I tried the following code to replace
ZZ, but it doesn't do what I want:
var1=QQ sed -i 's/$var1/ZZ/g' $file
However, this code does what I want:
sed -i 's/QQ/ZZ/g' $file
How do I use variables in
The shell is responsible for expanding variables. When you use single quotes for strings, its contents will be treated literally, so
sed now tries to replace every occurrence of the literal
Use double quotes to make the shell expand variables while preserving whitespace:
sed -i "s/$var1/ZZ/g" "$file"
When you require the quote character in the replacement string, you have to precede it with a backslash which will be interpreted by the shell. In the following example, the string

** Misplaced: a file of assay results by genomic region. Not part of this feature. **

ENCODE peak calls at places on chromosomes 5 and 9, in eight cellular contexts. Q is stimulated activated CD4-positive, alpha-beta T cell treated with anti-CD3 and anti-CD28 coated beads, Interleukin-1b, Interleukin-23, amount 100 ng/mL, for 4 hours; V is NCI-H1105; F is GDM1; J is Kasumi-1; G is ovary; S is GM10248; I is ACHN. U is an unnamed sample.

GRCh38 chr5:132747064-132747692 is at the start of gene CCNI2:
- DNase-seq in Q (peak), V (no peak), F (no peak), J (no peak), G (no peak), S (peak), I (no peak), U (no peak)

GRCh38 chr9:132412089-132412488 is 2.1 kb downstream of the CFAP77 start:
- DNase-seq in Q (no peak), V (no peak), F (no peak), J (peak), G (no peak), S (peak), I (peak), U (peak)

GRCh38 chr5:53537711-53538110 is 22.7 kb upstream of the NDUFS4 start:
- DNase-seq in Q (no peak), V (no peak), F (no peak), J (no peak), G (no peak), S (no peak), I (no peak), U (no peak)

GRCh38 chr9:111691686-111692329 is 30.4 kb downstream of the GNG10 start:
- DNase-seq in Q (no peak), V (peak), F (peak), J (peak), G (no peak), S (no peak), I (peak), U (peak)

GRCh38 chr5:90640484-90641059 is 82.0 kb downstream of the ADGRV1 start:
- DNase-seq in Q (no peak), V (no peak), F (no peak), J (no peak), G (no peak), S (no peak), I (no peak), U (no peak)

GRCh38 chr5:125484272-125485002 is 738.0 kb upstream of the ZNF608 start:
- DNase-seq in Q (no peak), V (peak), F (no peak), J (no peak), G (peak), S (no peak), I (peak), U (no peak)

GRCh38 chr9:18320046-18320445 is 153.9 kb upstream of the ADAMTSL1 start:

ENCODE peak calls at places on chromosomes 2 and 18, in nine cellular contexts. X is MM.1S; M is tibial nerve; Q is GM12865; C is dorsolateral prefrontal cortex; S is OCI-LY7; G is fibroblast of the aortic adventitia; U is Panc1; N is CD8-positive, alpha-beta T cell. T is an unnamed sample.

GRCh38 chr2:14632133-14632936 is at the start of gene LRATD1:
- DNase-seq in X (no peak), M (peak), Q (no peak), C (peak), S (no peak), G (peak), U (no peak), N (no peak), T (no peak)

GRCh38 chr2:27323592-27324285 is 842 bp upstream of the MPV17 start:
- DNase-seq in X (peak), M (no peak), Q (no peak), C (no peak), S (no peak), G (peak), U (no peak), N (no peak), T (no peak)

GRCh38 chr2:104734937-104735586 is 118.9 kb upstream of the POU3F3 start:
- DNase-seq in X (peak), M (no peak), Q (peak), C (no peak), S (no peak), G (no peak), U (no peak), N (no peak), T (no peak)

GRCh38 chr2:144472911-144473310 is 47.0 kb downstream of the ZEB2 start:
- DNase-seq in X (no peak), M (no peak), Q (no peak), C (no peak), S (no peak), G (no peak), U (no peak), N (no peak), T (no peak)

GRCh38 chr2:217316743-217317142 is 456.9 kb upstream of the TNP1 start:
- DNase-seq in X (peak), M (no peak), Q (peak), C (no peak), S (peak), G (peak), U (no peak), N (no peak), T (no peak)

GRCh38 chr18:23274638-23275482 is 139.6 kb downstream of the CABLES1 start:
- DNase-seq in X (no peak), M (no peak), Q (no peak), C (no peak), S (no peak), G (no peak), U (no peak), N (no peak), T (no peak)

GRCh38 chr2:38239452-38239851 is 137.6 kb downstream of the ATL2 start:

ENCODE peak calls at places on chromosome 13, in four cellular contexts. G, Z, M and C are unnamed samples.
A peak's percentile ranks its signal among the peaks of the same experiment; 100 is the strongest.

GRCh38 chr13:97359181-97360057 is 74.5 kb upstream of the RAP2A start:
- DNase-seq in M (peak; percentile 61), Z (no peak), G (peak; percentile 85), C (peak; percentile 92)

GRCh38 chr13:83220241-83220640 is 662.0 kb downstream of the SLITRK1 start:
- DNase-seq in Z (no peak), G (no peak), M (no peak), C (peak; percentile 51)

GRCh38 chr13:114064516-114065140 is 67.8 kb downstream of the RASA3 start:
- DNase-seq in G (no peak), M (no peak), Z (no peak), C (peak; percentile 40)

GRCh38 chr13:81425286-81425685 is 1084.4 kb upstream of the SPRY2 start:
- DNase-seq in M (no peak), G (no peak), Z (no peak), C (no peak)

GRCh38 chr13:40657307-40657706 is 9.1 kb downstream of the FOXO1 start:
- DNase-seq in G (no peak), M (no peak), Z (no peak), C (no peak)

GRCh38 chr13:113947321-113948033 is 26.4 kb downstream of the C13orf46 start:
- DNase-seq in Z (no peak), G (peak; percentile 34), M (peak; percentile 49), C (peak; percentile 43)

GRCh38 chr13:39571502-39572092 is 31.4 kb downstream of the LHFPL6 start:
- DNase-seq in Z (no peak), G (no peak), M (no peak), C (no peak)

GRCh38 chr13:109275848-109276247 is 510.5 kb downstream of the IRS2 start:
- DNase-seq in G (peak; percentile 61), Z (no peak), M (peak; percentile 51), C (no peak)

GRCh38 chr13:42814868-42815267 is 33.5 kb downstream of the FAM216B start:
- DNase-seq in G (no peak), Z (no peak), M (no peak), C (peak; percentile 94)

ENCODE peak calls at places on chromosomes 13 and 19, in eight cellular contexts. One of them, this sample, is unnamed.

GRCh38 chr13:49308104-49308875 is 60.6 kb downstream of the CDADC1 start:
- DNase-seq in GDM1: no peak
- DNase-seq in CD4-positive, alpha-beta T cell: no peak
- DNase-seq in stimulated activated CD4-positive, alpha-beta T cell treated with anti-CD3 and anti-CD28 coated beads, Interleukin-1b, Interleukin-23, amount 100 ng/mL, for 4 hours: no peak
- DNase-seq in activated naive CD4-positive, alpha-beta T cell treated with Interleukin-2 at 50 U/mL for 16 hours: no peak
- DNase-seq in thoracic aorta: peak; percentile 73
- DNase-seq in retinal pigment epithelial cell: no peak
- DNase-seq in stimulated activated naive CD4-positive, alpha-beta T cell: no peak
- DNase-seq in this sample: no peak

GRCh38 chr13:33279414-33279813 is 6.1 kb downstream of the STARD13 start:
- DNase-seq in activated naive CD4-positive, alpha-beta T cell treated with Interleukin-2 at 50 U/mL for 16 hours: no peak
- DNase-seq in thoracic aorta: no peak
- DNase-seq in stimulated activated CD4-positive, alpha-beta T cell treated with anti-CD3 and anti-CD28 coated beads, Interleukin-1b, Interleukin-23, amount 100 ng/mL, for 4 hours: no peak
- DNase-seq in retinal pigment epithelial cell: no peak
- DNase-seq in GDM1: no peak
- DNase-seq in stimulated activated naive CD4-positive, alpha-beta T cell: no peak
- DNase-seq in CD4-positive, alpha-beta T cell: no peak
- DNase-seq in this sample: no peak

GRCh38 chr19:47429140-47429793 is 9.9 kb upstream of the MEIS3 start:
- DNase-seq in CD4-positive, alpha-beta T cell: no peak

quote me will be replaced by
"quote me" (the character
& is interpreted by
sed -i "s/quote me/\"&\"/" "$file"
If you've a lot shell meta-characters, consider using single quotes for the pattern, and double quotes for the variable:
sed -i 's,'"$pattern"',Say hurrah to &: \0/,' "$file"
Notice how I use
s,pattern,replacement, instead of
s/pattern/replacement/, I did it to avoid interference with the
The shell then runs the above command
sed with the next arguments (assuming
-i s,bert,Say hurrah to &: \0/, text.txt
bert, the output will be:
Say hurrah to bert: \0/
We can use variables in
sed using double quotes:
sed -i "s/$var/r_str/g" file_name
If you have a slash
/ in the variable then use different separator, like below:
sed -i "s|$var|r_str|g" file_name
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